The Evolution of Knee Surgery

Feb 1, 2021 | Articles

Given the complex structure of this joint, it is perhaps not too surprising that the first successful attempts to perform knee surgery were relatively recent. By contrast, physicians and even laypeople have been treating other orthopaedic problems such as fractured arms and legs, dislocations and spinal deformities for millennia, albeit with varying degrees of success.


While most people tend to think of tuberculosis as a disease of the lungs, the causative organism, Mycobacterium tuberculosis, can infect various parts of the body, including the joints. Here it forms painful abscesses and can affect mobility. For the longest time, physicians could only recommend the palliative option of splinting and rest. With the advent of antisepsis, knee surgery seemed like a viable option. During the late 18th and early 19th centuries, surgeons started to operate on this joint and drain the offending abscesses. Nevertheless, post-operative infections remained a problem. Unfortunately, a significant number of patients suffered crippling deformities or required amputations, and some failed to survive the procedure.


As with TB patients, those with injuries to this joint usually received palliative treatments, relying mostly on compresses and bed rest, but knee surgery attempts continued. Aided by advances such as X-rays, improved anaesthetics and aseptic techniques, surgeons became more skilled, more adventurous and, ultimately, far more successful in their endeavours.


One of the most significant developments in the field of orthopaedics was the invention of the arthroscope. Other medical disciplines had used similar instruments to explore the bowel, the stomach, the bladder and the respiratory system for decades. However, it was only in 1918 that a Tokyo University professor used a modified cystoscope to examine the interior structure of the knee. His action marked the first step towards a new type of surgery that, in the future, would provide life-changing therapy for millions of patients affected by diseased or injured joints.


Not long after Professor Kenji Takagi’s pioneering efforts, it was one of his former students who made two contributions that were to mark the dawn of a new era for the orthopaedic surgeon. Firstly, he made many improvements to the design and performance of the primitive endoscopic instruments of that time. In practice, some of his ideas helped to shape the advanced arthroscopes used today. Secondly, Dr Masaki Watanabe performed the first-ever arthroscopic knee surgery.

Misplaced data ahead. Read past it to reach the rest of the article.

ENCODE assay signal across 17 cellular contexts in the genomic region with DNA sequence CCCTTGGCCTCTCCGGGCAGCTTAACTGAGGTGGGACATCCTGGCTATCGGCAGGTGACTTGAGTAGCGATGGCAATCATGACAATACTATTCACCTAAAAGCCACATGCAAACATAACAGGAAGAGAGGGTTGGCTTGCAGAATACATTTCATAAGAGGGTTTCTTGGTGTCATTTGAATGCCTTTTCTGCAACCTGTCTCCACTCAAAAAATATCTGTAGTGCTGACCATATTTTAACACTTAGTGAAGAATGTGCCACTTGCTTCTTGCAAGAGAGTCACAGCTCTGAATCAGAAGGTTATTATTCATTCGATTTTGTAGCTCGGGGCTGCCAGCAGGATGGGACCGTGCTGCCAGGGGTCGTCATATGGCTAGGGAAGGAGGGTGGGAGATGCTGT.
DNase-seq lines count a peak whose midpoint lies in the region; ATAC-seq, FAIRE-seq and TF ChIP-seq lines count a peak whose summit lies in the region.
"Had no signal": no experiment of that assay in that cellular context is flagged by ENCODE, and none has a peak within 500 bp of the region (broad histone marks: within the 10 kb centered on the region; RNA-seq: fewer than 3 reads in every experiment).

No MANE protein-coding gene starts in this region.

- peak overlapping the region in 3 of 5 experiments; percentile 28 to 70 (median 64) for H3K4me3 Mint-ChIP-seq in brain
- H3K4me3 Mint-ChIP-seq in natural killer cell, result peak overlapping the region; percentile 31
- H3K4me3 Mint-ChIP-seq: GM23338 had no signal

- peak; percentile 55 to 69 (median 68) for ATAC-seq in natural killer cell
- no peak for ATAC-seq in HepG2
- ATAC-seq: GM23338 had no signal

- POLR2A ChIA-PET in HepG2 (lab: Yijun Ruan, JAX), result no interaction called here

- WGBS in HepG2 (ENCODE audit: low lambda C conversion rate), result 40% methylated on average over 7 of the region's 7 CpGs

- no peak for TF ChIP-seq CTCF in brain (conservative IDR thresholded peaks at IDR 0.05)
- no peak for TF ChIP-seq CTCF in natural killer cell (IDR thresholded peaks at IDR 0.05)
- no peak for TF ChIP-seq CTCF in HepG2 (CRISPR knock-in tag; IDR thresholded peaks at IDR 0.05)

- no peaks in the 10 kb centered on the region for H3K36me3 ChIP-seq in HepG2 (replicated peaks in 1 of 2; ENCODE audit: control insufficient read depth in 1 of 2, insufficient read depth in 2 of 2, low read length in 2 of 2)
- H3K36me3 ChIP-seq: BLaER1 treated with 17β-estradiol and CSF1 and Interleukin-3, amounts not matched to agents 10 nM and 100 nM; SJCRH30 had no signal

When treating a teenager with a torn meniscus, he decided not to avoid the usual practice of fully exposing the joint. Instead, he used an arthroscope to view his movements and miniature instruments, inserted through additional small incisions, to effect the repair. Today, orthopaedic surgeons perform arthroscopic procedures routinely on most of the body’s joints and to treat a wide range of conditions.


While meniscectomies or meniscus repairs, reconstruction of the anterior cruciate ligament (ACL) and repairs to the patellar tendon are just a few examples of knee surgery that have now become commonplace, the one orthopaedic procedure that never fails to impress is arthroplasty. In simple language, the term refers to replacing one or both of the articulating components of a joint with prosthetic ones.


The most common condition that inevitably results in the need for a patient to undergo arthroplasty is osteoarthritis. Though traditionally a problem of the elderly, it is now becoming more frequent in middle-aged and even younger subjects. Osteoarthritis results from the protective layers of cartilage that cover the articulating surfaces of a joint becoming eroded. While painkillers may suffice at first, knee surgery will eventually be the only option, as the exposed bone becomes increasingly damaged by friction, intensifying joint pain and impairing the patient’s movements.


While the early attempts at arthroplasty demonstrated that joint replacement was achievable, the prosthetic replacements proved to be problematical. Also concerned with the damage caused by the tubercle bacillus, a German professor named Themistocles Glück attempted to replace the head of a femur with one made from ivory. It lasted just a few days and most of the other materials available for decades coped no better. It was only in 1953 that a metal-on-metal prosthesis was used successfully to replace a damaged hip joint, in the process, laying the foundation for future knee replacement surgery.


Today, hip, knee and shoulder arthroplasty are seen as the most successful orthopaedic interventions of all time. Furthermore, in very few places, have they proved to be more successful than at the nationally and internationally renowned orthopaedics unit of Pretoria’s Life Wilgers Hospital.